“Antarctica claims some of the best astronomical sky conditions in the world — devoid of clouds with steady air that makes for clear viewing. The very best conditions unfortunately lie deep in the interior on a high-altitude plateau called Dome A. With an elevation of up to 4,093m, it’s known as the most unapproachable point in the earth’s southernmost region. Now astronomers in a Chinese scientific expedition have set up an experimental observatory at Dome A after lugging their equipment across Antarctica with the help of Australia and the US. The observatory will hunt for alien planets, while also measuring the observing conditions at the site to see if it is worth trying to build bigger observatories there. The observatory is automated, pointing its telescopes on its own while astronomers monitor its progress from other locations around the world via satellite link. PLATO is powered by a gas generator, and has a 4000-litre tank of jet fuel to keep it running through the winter. The observatory will search for planets around other stars using an array of four 14.5-centimetre telescopes called the Chinese Small Telescope Array (CSTAR). Astronomers hope to return in 2009 with new instruments, including the Antarctica Schmidt Telescopes (AST-3), a trio of telescopes with 0.5-metre mirrors, which will be more sensitive to planets than CSTAR.”
The HRSC on ESA’s Mars Express obtained this perspective view on 2 February 2005 during orbit 1343 with a ground resolution of approximately 15 metres per pixel.
It shows an unnamed impact crater located on Vastitas Borealis, a broad plain that covers much of Mars’s far northern latitudes, at approximately 70.5Â° North and 103Â° East.
The crater is 35 kilometres wide and has a maximum depth of approximately 2 kilometres beneath the crater rim. The circular patch of bright material located at the centre of the crater is residual water ice.
The colours are very close to natural, but the vertical relief is exaggerated three times. The view is looking east.
Credits: ESA/DLR/FU Berlin (G. Neukum)
Excerpt from source: More on the University of Texas grid project’s mission to integrate numerous, diverse resources into a comprehensive campus cyber-infrastructure for research and education. In this article, the authors examine the idea of harvesting unused cycles from compute resources to provide this aggregate power for compute-intensive work. They will also place this concept in context by offering an overview of a popular commercial software package designed to help achieve this task: the United Devices Grid MP platform.
Several early grid computing projects were focused on the idea of harvesting unused cycles from compute resources and providing this aggregated computing power for work that comprised lots of tasks — from hundreds to millions — that could be executed individually.
Today, there are several commercial and open source grid computing software packages that support this form of distributed computing on the desktop or other nondedicated computing resources. In this article, we will take a look at a popular commercial software package designed to help execute this function: the United Devices Grid MP platform.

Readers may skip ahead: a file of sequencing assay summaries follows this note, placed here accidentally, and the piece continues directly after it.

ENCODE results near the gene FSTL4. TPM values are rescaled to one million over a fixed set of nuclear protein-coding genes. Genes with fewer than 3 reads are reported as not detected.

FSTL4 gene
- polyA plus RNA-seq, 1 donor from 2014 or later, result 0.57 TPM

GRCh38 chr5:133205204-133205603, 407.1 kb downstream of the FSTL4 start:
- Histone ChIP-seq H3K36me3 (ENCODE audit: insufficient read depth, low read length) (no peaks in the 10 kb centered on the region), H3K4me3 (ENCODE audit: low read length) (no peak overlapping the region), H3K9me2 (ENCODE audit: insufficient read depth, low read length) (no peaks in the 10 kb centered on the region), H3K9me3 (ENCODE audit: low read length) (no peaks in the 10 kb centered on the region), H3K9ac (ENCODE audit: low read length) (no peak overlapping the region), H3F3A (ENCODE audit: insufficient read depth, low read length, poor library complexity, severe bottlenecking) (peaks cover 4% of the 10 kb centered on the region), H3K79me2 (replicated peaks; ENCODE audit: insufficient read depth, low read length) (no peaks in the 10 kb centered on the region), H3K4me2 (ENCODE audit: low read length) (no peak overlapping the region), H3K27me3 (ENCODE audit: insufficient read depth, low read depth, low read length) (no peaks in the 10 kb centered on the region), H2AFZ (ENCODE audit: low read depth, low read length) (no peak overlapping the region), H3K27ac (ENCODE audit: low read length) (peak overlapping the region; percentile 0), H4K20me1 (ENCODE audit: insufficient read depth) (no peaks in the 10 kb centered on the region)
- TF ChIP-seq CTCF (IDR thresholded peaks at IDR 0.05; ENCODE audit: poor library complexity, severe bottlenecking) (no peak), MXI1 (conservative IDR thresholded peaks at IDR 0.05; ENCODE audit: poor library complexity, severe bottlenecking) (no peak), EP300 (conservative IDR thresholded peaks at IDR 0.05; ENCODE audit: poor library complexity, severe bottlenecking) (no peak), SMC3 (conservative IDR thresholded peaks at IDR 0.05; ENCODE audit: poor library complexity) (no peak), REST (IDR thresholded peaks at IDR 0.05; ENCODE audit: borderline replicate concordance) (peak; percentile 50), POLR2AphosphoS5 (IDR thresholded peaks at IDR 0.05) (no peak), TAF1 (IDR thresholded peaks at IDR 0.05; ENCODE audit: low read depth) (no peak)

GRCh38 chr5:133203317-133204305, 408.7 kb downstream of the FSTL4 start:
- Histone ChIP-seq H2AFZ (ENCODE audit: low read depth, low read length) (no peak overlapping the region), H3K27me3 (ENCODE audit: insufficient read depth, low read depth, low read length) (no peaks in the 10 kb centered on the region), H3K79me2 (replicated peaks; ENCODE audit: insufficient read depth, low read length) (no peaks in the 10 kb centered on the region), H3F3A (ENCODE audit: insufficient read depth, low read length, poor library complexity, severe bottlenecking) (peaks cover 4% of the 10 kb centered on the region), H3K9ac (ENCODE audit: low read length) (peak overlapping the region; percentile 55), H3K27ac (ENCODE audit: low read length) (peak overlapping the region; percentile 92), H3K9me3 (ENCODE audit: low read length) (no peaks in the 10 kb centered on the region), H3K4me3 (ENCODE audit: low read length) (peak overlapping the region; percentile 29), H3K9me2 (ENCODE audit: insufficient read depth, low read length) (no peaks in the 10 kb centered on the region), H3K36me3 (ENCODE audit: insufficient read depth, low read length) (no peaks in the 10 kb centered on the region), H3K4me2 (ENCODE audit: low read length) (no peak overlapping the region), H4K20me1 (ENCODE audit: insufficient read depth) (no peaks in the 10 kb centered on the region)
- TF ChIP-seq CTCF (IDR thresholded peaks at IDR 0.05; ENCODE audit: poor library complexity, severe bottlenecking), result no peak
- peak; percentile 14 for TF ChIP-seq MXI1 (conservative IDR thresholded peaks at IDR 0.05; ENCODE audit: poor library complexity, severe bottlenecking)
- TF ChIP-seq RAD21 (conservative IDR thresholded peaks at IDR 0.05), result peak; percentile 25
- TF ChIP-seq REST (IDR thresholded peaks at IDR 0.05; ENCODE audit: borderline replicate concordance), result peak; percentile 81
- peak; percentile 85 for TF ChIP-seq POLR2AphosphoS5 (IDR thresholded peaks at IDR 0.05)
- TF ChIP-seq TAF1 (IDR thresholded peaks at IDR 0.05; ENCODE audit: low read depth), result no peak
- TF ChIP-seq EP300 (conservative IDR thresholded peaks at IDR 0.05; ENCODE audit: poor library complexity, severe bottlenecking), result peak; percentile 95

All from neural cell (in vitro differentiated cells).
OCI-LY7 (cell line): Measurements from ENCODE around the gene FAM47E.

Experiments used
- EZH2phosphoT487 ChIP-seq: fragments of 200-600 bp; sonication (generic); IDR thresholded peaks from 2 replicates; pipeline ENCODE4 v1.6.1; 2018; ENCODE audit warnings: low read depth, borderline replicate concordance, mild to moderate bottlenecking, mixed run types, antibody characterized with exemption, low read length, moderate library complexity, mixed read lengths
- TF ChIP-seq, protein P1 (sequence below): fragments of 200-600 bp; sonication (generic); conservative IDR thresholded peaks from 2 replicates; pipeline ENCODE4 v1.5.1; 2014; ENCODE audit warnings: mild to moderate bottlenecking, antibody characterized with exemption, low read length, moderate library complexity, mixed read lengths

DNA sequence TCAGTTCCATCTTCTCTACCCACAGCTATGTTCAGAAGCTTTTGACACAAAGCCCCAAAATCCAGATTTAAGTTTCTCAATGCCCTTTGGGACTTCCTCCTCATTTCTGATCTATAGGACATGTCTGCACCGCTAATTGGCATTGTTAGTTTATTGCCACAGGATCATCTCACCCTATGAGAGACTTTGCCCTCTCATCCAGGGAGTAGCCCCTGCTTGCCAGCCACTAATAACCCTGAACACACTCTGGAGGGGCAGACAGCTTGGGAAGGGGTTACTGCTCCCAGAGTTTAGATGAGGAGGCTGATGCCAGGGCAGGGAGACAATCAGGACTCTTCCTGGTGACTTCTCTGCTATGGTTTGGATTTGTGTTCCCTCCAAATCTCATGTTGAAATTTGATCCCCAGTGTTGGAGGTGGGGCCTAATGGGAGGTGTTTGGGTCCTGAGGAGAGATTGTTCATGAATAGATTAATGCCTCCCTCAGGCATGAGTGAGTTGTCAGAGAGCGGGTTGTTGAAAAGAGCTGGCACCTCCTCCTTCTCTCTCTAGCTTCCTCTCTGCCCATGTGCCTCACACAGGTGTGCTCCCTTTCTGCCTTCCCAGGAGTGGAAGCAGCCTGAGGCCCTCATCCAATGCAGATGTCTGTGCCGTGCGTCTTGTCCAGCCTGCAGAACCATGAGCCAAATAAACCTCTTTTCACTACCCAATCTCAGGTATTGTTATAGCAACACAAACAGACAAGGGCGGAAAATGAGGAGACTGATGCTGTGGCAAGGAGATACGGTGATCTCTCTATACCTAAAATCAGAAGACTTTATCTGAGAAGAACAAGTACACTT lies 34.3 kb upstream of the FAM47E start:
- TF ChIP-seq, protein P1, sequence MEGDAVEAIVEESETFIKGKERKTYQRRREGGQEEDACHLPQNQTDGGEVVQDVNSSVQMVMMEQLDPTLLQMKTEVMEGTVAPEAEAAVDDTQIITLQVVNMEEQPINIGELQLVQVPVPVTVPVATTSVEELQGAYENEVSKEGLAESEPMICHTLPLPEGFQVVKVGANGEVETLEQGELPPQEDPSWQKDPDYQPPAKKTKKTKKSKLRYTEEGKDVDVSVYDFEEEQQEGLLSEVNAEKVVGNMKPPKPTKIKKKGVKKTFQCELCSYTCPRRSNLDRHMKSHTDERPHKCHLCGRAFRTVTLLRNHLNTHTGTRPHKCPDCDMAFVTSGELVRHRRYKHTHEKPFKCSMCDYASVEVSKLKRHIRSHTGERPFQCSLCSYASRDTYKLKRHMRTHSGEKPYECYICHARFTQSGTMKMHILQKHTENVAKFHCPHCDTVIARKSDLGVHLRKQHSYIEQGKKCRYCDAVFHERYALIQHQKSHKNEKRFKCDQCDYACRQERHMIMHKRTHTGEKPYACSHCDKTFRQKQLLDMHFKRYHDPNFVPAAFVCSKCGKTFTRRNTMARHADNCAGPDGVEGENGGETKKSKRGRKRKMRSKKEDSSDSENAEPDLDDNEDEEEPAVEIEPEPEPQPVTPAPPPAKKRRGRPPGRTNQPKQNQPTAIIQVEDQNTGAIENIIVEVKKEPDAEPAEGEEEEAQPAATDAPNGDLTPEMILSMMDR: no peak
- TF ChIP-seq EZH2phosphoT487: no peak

Grid MP has several interesting and unique features, including:
* Support for heterogeneous desktops/nodes
* Nonintrusive client execution
* Tolerance to failures of desktop resources
We will provide an overview of the Grid MP features designed for harvesting idle cycles from nondedicated resources, and we’ll describe the types of applications that can effectively use the type of “desktop grid” we’re discussing.
Read the full article:
* Grid in action: Harvesting and reusing idle compute cycles
Slashdot reader nomrniceguy writes “The new year is sure to be memorable for SETI, as glossy new instruments come on-line. At Harvard University, a survey telescope designed to sweep massive swaths of the sky in a hunt for extraterrestrial laser flashes is becoming a reality. In Puerto Rico, the famed Arecibo telescope is getting a new feed that will speed up searches by seven times. And in California, the SETI Institute and Berkeleyâ€™s Radio Astronomy Lab will soon be scanning the star-clotted realms of the inner Milky Way with the first-stage implementation of the Allen Telescope Array (ATA) and will eventually boast 350 antennas, each 20 feet in diameter. This impressive antenna farm will be spread over about a half square-mile of terrain.”
Finally our hard work gave some results, aliens have attempted to send us a message!!
It is most likely not an actual alien message, but it is the most interesting we have had yet, according to Dan Werthimer, a radio astronomer at the University of California, Berkeley (UCB) and the chief scientist for SETI@home.
(UPDATE: It is now confirmed that this was not as interesting as first reported, these things happen from time to time..)